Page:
Lichen Biomonitoring

Riparian forests along the Fraser and Nechako rivers have long been recognized as a critical wildlife habitat and key biodiversity resource in British Columbia. However, at their junction in Prince George, these habitats are subjected to major air pollution discharges, including pulp mill and refinery emissions. 

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Air pollution emissions within the Prince George air shed are often trapped near the ground during late winter inversions.


Monitoring programs for air pollution in the Prince George area are limited to a few locations, primarily in the downtown core, where they provide a basis for issuing health advisories during periods of poor air quality. Outside the city core, however, air pollution impacts are poorly understood. 

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Study plots were located in riparian forests along the Fraser River, seen here near Prince George.


We have now used biomonitoring with lichens, a group of organisms with well-documented sensitivity to air pollution, to assess patterns of regional air pollution. Our findings show major impacts from air pollution within the Prince George area, where trunks of cottonwood trees support an acidiphilic lichen flora that is characteristic of low-pH environments, this in contrast to the acidiphobic lichens characteristic of cottonwood trunks under unpolluted conditions. 

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Study plots were placed within mature riparian forest galleries in B.C.’s central-interior, respectively from west to east at: 1) Miworth (Nechako R.), 2) Prince George – Cottonwood (Fraser R.), 3) Prince George – Canfor (Fraser R.), 4) Salmon River, 5) Hubble Homestead (Fraser R.), 6) Willow River, 7) Upper Fraser (Fraser R.).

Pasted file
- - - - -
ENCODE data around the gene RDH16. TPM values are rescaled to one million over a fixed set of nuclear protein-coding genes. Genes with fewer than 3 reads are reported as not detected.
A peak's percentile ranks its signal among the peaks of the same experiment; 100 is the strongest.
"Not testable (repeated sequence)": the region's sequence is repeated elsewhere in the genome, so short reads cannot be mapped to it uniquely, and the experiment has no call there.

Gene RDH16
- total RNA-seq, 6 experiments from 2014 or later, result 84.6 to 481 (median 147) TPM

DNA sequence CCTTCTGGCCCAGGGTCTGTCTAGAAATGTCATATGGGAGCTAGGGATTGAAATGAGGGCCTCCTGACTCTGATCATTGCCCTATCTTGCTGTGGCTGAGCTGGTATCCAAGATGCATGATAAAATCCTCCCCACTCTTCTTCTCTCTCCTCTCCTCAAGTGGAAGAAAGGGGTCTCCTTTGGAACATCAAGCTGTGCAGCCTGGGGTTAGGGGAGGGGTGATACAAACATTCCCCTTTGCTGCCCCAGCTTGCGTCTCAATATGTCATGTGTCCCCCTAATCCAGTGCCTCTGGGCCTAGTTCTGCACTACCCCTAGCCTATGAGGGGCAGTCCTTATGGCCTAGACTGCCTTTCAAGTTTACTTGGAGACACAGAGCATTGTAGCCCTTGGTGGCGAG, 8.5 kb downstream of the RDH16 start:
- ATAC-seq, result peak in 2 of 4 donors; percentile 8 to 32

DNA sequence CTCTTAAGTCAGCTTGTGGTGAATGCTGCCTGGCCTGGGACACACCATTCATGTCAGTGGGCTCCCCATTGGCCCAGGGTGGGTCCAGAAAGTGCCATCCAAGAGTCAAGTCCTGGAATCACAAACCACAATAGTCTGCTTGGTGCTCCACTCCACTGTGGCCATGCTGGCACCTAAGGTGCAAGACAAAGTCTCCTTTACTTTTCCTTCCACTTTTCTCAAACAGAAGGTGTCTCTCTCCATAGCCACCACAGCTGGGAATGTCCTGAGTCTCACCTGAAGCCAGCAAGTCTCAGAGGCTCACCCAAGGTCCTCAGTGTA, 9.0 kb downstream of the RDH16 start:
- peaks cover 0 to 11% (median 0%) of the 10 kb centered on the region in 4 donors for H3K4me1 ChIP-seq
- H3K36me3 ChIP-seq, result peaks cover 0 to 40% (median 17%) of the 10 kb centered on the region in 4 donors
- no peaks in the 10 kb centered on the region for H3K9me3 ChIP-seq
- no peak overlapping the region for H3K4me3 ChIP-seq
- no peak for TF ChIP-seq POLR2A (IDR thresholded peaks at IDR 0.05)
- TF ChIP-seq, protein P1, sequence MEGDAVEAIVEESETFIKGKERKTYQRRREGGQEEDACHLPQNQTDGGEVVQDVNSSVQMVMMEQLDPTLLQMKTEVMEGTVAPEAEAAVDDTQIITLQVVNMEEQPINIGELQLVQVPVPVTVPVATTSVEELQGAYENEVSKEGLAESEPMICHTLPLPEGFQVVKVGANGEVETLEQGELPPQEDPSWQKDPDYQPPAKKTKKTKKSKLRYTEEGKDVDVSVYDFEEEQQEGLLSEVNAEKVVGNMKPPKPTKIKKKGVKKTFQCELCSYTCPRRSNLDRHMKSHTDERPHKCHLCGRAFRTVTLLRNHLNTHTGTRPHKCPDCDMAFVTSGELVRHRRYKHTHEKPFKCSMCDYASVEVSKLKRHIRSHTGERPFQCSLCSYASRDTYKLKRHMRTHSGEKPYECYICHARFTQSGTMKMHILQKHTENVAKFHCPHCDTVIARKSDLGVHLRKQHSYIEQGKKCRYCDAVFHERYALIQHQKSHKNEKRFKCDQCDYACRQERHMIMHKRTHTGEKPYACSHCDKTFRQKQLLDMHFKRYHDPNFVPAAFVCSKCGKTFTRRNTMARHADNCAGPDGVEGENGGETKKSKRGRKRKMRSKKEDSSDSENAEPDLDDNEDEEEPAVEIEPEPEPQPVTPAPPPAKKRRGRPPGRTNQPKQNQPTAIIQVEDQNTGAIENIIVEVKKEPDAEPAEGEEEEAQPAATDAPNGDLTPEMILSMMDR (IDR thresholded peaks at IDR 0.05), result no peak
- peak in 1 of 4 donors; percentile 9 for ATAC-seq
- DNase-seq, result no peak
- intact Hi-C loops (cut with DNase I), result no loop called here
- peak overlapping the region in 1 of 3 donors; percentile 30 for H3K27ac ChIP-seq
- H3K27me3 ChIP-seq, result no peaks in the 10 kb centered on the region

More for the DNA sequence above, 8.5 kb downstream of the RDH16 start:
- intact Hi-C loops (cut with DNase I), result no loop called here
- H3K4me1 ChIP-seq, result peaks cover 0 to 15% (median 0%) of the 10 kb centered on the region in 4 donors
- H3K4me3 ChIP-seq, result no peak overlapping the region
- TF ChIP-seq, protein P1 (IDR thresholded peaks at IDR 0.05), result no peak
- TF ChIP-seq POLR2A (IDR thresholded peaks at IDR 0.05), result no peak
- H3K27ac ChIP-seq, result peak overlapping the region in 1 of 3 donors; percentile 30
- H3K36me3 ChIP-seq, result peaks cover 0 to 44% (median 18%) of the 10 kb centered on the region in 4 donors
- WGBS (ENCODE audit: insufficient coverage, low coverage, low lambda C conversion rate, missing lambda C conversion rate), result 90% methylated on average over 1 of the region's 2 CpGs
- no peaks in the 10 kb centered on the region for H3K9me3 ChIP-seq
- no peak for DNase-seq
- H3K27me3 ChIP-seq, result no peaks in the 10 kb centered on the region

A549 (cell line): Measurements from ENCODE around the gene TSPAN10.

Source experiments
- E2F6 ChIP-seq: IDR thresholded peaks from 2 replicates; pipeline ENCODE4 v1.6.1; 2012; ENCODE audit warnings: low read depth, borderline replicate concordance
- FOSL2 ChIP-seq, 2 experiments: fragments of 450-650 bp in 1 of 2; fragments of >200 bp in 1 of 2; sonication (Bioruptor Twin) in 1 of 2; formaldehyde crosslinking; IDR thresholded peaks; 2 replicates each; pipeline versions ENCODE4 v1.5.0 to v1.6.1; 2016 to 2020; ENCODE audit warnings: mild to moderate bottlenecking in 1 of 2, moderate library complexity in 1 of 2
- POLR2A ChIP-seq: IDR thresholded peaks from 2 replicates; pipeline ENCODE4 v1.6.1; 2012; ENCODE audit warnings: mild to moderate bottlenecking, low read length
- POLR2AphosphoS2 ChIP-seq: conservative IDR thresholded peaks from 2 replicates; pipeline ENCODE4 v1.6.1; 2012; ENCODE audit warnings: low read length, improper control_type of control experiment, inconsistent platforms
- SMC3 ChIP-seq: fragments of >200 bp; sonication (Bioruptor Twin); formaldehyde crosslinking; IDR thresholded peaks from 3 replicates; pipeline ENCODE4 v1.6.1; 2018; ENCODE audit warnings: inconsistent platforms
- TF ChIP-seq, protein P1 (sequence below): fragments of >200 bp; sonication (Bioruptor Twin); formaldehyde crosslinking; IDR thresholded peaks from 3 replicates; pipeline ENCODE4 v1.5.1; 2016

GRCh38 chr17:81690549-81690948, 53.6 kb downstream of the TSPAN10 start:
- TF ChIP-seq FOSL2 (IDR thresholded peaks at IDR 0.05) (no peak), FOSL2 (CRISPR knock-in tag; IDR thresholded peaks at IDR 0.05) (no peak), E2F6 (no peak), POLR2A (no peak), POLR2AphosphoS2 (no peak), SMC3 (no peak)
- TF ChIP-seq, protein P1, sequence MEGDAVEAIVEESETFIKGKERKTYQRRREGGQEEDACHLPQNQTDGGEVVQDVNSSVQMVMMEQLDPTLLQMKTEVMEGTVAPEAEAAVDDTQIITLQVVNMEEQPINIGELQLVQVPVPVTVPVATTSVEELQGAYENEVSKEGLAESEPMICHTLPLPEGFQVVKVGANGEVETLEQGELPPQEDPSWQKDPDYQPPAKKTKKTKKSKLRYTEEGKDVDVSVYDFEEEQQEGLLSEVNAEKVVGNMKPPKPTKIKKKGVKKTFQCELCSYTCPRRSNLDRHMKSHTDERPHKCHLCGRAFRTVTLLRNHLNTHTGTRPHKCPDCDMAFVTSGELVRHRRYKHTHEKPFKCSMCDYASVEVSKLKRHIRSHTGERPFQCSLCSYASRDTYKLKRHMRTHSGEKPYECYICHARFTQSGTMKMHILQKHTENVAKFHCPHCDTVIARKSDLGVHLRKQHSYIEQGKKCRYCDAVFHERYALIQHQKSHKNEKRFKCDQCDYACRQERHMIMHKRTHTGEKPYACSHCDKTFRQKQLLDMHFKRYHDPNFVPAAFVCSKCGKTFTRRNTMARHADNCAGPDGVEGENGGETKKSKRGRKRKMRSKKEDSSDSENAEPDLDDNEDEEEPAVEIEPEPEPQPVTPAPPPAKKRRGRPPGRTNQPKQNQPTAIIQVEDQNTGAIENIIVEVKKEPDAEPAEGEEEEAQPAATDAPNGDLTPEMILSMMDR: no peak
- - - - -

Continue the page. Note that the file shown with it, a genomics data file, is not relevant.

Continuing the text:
Select Publications

Coxson, D.S., C. Björk, and M.D. Bourassa. 2014. The influence of regional gradients in climate and air pollution on epiphytes in riparian forest galleries of the upper Fraser River watershed. Botany: 92:23–45. http://dx.doi.org/10.1139/cjb-2013-0151

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Exceptional Black Cottonwood (Populus balsamifera ssp. trichocarpa) riparian gallery forests develop along the Fraser River near Prince George.  Note the researcher standing in dense ostrich ferns (Matteuccia struthiopteris) in the foreground.
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Poplar trunks within Prince George are often dominated by acidophilic species such as Usnea (abundant yellow-green fruticose lichen in image). 
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One method for assessing lichen response to air pollution is through transplant studies, here show with Lobaria species.
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Lichenologist Curtis Bjork conducts surveys for lichen biodiversity in high air pollution zone.
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Dense growth of the sensitive lichen species Lobaria pulmonaria on conifers indicates pristine air quality in the upper Fraser River watershed.